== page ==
Labor relations are management practices that focus on the unity of employers and their workforce. These practices incorporate areas such as labor laws, contracts, organization of unions, and laws of the civil service that govern both public and private sectors.
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Globalization of labor relations has significantly enhanced the transactions amongst employers and employees worldwide. Many employers retain their workers based on good relations and levels of motivation. Global labor relations encompass collective bargaining with international trade unions in aspects such as law consultation, payments, workplace rights, and employee empowerment.
This essay summarizes the article ‘Reframing public service employment relations: The impact of economic crisis and the new EU economic governance’ with a view of examining the trends of collective bargaining, contemporary management of labor relations, and changes in laws that have enhanced collective labor relations at the global level.
Collective Bargaining as a Motive to Strengthen Unions
Many businesses experience decreased production due to negligence of labor laws that operate within their own countries. The relationship that exists between local and international labor laws has a significant influence on business. International harmonization of labor laws enables companies to manage demands on equity and fairness in the workplace (Albin, 2010).
Programs such as the Global Labor Certification Program enhance the coexistence of unions by studying the roles, challenges, and tactics of each union that are used by multi-lateral companies to manage employees. These programs also ensure that all the global labor unions have a common ground for fairness and management of employers and the workforce (Budd, 2012).
Most programs cover areas such as fairness of competition amongst international businesses and management of their relations with new economies such as China and Brazil. In the context of collective bargaining, these programs ensure that businesses abide by labor laws of industrialized nations such as Japan and the United Stated of America.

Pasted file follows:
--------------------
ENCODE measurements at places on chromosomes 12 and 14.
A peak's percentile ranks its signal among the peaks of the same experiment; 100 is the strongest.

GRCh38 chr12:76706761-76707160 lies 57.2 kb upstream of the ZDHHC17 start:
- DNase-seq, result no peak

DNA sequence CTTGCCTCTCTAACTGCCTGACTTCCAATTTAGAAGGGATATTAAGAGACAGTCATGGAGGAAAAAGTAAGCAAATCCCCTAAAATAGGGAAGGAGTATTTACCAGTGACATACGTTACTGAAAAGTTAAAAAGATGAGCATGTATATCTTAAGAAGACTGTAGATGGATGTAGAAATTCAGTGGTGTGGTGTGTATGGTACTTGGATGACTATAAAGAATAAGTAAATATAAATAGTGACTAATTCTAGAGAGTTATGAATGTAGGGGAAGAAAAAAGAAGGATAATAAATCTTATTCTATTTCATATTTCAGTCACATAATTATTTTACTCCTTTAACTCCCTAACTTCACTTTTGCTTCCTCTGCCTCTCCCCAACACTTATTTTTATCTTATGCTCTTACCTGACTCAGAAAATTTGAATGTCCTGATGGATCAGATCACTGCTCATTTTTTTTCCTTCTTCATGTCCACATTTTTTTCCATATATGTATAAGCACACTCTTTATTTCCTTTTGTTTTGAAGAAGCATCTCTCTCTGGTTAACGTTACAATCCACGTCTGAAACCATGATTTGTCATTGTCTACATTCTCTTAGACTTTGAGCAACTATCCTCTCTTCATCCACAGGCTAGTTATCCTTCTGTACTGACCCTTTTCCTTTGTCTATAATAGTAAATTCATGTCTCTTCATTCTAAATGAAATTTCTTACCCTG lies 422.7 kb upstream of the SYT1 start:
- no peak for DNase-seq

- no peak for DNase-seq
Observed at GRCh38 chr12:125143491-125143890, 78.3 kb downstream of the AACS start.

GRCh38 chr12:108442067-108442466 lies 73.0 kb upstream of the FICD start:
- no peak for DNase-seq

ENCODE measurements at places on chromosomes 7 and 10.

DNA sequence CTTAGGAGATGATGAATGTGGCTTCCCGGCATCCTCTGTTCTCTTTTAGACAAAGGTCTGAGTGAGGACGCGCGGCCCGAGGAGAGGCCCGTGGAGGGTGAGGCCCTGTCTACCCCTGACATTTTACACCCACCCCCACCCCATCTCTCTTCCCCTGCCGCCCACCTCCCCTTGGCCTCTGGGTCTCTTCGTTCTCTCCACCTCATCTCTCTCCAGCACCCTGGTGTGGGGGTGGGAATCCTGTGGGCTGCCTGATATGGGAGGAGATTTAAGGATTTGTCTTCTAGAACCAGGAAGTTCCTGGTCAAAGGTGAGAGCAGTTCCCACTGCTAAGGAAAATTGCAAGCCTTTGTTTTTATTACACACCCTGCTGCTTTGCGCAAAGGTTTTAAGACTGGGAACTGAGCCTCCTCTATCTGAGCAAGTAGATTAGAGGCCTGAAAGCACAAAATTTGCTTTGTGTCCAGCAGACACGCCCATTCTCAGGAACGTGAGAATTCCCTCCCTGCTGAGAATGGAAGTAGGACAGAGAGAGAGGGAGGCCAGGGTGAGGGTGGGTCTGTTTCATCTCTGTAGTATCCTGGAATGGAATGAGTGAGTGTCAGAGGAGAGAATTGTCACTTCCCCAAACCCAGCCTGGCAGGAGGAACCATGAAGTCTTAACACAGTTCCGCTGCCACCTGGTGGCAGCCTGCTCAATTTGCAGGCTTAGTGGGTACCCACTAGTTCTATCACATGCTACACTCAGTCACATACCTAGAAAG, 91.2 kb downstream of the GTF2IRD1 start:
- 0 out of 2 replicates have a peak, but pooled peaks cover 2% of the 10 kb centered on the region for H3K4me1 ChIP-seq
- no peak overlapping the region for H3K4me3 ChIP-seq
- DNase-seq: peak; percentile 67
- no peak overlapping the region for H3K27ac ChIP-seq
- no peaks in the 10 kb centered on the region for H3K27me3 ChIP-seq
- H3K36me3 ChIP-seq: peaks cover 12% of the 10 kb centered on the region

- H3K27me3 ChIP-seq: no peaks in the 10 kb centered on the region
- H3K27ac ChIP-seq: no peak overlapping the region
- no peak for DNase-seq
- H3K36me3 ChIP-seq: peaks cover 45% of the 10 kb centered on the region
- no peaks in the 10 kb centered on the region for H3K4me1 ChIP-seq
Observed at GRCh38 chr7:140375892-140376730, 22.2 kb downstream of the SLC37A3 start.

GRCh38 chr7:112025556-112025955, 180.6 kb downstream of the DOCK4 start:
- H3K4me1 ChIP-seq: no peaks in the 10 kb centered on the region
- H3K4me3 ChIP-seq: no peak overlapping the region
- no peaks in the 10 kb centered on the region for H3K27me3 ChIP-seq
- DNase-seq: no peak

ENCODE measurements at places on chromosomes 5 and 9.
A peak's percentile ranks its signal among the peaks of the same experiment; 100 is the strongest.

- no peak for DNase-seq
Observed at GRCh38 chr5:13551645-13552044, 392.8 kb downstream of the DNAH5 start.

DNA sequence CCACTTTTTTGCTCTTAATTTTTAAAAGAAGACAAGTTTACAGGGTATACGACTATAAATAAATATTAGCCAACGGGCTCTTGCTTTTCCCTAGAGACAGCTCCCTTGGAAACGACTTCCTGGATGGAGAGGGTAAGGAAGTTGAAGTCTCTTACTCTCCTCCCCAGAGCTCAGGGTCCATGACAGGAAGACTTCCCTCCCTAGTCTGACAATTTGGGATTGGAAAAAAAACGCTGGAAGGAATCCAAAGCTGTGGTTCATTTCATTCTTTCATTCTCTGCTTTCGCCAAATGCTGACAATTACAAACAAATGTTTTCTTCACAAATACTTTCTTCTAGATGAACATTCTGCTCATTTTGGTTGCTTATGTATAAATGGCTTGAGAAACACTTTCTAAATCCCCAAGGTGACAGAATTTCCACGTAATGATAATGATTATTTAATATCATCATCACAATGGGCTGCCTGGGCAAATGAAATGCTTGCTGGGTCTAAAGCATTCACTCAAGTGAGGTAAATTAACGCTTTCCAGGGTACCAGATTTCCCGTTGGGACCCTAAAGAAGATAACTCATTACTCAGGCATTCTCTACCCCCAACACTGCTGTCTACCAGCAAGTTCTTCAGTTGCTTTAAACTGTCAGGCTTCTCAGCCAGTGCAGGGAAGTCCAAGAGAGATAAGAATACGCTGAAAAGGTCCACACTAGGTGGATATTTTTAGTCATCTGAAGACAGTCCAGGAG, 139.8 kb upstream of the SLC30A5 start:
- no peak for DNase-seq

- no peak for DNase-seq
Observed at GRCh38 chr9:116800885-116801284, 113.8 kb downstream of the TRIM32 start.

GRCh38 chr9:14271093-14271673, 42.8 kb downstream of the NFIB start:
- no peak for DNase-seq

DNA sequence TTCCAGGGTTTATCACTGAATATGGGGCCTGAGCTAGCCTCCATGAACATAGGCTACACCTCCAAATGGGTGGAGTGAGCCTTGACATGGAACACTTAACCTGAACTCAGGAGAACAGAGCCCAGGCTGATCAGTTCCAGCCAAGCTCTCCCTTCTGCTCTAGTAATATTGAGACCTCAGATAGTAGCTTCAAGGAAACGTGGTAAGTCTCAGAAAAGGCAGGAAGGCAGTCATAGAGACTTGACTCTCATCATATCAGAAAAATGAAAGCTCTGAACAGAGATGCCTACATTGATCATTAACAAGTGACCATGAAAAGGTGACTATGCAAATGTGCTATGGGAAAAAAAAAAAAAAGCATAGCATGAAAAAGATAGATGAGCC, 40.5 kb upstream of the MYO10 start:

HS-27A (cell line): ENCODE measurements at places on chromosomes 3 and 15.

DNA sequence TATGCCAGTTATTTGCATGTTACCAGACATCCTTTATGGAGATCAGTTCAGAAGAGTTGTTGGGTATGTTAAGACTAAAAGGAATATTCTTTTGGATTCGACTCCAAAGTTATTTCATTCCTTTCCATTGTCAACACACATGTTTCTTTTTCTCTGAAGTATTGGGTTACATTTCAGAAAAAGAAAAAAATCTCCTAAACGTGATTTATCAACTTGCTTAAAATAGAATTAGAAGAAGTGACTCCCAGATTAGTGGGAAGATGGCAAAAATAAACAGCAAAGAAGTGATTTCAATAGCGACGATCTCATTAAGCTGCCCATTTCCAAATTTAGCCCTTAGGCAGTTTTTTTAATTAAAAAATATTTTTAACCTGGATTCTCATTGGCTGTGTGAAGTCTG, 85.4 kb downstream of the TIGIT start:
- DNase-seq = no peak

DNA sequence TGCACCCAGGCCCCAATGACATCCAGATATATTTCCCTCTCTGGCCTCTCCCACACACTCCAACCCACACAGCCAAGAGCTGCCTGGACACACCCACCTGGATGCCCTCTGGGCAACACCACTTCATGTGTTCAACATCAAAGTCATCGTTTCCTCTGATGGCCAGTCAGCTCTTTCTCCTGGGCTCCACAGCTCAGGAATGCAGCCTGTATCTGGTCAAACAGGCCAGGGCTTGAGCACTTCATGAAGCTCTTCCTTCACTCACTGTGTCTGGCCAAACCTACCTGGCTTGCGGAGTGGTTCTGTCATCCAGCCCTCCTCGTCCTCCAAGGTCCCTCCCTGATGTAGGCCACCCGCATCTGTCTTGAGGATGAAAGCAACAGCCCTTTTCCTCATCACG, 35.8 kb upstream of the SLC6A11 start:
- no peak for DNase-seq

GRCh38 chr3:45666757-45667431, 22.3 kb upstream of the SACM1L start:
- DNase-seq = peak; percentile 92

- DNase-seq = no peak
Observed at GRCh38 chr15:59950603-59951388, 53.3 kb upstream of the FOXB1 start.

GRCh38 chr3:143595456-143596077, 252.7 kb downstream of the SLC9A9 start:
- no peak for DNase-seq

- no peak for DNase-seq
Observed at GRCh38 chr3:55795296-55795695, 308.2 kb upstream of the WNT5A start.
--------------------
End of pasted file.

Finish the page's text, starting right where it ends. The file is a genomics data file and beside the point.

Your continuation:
In addition, they promote management of the challenges and matters of concern that are raised by the unions (Donaghey, Reinecke, Niforou, & Lawson, 2014). Feasible global relations should have well laid strategies that entail sound law architecture.
The laws should address the meaning of work procedures and their accompanying influential capabilities, structural features, aims, and objectives. They should also feature the latest course actions that pertain to strike methods and remedies to curb potential disasters that can destroy labor relations.
Globalization of the unions enhances collective bargaining power to promote fair treatment and competition amongst international businesses (Budd, 2012).
Current Trends in Managing Labor Relations
Several issues that pertain to labor relations have been realized. These issues include change of productivity, fluctuation of costs, and closure of unions due to mismanagement. Contemporary globalization trends assume prudent approaches to address the aforementioned issues.
The strategies take into consideration the relevance of a union in global labor relations, union property, and identification of threats, achievable objectives, and proactive ability to control crises that can arise in the course of a business (Donaghey et al., 2014).